8. ANNOUNCE: Coinbase has blocked the official @WikiLeaks shop from its platform without notice or explanation. You can continue to donate #Bitcoin to WikiLeaks at https://WikiLeaks.org/donate . (164 points, 55 comments)
    9. There is a Bitcoin Unlimited election today. (BU is one of the 6+ development teams that develop clients for Bitcoin Cash (BCH). BU has a unique governance system where developers are not king. . instead members vote on proposals. If you are a member, please vote! (161 points, 29 comments)
    10. Bitpay Adds Bitcoin Cash Support to Checkout Point-of-Sale App - Bitcoin News (151 points, 22 comments)
  5. 2565 points, 15 submissions: BitcoinXio
    1. Bitcoin Cash is upgrading on May 15 to 32MB max block limit (575 points, 335 comments)
    2. Frances Coppola on Twitter: “Congratulations, Blockstream, you have just reinvented the interbank lending market.” (411 points, 139 comments)
    3. Once again Core supporters threaten with lawsuits and government intervention to try to get their way. This is just pathetic and not the foundations of what Bitcoin was built on. These are not bitcoiners. (299 points, 355 comments)
    4. Get ready - Bitcoin Cash is upgrading on May 15th! (198 points, 132 comments)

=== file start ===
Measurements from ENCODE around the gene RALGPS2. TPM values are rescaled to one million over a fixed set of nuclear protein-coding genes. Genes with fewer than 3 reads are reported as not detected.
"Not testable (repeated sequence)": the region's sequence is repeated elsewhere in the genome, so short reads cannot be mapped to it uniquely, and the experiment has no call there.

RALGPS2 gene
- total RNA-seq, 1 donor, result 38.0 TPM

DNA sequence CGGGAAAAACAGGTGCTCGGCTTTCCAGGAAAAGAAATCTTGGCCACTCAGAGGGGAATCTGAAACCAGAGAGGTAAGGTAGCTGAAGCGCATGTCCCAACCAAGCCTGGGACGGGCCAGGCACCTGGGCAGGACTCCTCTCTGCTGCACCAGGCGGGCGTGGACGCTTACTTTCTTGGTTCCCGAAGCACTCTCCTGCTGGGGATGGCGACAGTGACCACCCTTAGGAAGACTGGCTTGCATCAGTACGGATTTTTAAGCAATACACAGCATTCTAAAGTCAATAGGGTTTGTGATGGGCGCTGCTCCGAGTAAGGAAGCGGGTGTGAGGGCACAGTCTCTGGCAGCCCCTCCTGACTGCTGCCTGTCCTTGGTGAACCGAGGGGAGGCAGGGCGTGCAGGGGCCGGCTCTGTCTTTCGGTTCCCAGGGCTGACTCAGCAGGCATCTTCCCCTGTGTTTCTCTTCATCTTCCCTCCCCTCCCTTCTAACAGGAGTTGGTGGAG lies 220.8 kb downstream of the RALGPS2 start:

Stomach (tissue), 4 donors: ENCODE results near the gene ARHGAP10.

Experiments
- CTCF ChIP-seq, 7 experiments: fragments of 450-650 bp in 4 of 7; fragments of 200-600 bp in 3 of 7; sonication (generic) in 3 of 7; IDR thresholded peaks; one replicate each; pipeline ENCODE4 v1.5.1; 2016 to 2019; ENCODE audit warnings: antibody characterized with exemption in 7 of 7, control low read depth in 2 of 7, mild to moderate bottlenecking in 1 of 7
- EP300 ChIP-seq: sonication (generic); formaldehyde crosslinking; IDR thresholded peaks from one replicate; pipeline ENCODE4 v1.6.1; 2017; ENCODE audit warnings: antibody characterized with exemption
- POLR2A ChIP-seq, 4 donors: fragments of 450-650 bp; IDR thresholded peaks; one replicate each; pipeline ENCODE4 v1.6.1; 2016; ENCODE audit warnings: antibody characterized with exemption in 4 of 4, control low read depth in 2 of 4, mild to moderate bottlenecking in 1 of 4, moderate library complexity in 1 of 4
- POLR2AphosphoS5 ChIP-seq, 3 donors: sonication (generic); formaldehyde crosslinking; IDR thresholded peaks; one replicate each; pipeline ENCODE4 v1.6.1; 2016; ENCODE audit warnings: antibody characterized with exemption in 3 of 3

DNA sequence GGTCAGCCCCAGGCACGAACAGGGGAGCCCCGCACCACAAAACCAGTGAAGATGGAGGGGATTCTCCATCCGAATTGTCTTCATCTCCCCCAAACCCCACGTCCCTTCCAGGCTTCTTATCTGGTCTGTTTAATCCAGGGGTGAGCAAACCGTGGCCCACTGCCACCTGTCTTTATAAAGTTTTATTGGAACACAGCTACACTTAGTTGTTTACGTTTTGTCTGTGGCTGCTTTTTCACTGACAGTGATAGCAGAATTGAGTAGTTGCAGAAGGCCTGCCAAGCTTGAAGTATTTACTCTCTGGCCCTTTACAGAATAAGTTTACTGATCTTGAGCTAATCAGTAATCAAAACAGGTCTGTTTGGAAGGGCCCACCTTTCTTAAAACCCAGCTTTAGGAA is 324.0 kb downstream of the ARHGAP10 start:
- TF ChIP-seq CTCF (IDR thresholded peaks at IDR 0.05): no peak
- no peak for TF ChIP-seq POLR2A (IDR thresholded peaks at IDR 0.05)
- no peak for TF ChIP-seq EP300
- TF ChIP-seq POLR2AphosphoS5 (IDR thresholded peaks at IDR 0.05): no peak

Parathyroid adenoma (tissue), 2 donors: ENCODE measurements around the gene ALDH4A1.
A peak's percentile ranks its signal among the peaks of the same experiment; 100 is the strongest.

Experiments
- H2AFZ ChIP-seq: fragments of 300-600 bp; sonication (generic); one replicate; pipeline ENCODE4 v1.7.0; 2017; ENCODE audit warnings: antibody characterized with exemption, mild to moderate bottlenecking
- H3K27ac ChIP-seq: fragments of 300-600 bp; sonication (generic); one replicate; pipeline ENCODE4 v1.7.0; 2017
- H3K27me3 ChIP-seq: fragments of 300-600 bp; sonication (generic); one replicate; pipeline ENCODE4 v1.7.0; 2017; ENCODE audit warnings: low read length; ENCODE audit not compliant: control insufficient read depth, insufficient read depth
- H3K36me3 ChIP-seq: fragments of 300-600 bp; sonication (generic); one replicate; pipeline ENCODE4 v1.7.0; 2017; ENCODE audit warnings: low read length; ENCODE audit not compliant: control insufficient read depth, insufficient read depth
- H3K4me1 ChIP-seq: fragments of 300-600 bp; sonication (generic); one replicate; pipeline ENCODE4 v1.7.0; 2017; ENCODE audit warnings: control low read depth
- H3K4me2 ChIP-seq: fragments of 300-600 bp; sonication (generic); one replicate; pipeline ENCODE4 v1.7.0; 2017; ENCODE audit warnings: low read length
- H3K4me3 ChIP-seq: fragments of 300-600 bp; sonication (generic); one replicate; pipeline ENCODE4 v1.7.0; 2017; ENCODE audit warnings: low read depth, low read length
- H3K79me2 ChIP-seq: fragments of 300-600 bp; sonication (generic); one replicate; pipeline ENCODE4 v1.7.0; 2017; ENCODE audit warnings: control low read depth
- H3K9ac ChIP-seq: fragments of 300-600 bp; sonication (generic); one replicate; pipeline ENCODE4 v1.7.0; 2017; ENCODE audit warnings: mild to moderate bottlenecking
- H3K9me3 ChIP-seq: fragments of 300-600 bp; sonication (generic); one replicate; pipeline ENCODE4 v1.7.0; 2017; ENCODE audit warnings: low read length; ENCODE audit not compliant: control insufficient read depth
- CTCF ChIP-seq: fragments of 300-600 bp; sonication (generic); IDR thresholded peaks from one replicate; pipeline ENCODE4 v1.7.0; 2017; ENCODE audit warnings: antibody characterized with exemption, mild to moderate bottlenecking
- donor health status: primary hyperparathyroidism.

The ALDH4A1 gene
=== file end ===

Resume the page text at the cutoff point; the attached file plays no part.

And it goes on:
5. CobraBitcoin: "Lightning is cool, but nobody should be recommending it to actual merchants for at least the next few years. Merchants like Steam already got hurt by adopting Bitcoin and regretting it later. Lightning needs time to mature and prove itself. Mad hype to rush adoption will harm it." (157 points, 58 comments)
    6. Blockchain on Twitter: “What's that you see? It's all your BCH that now appears in your #ios wallet. Take control of your financial future and #beyourownbank today.” (138 points, 20 comments)
    7. We are living in the digital age of information, which is why censorship has become such an important issue [...] That’s why I’m excited about decentralized social networks built on top of Bitcoin Cash like @BlockPressApp & @memobch. They are new so need work, but the path is being paved. (131 points, 31 comments)
    8. BlockPress published its protocol (123 points, 22 comments)
    9. We have a new alternative public mod logs (96 points, 35 comments)
    10. If Bitcoin Core (BTC) is no longer usable by many people in the world due to being out priced (high tx fees), is it still “borderless”? I’d argue that it’s no longer borderless if people all over the world are excluded from the network. (95 points, 34 comments)
  6. 2030 points, 11 submissions: tralxz
    1. Breaking News: Winklevoss Brothers Bitcoin Exchange Adds Bitcoin Cash support! (508 points, 115 comments)
    2. Jihan Wu was asked "Why are the miners still supporting Bitcoin Core? Is it just a short term profitability play?", he answered: "Yes, exactly." (279 points, 215 comments)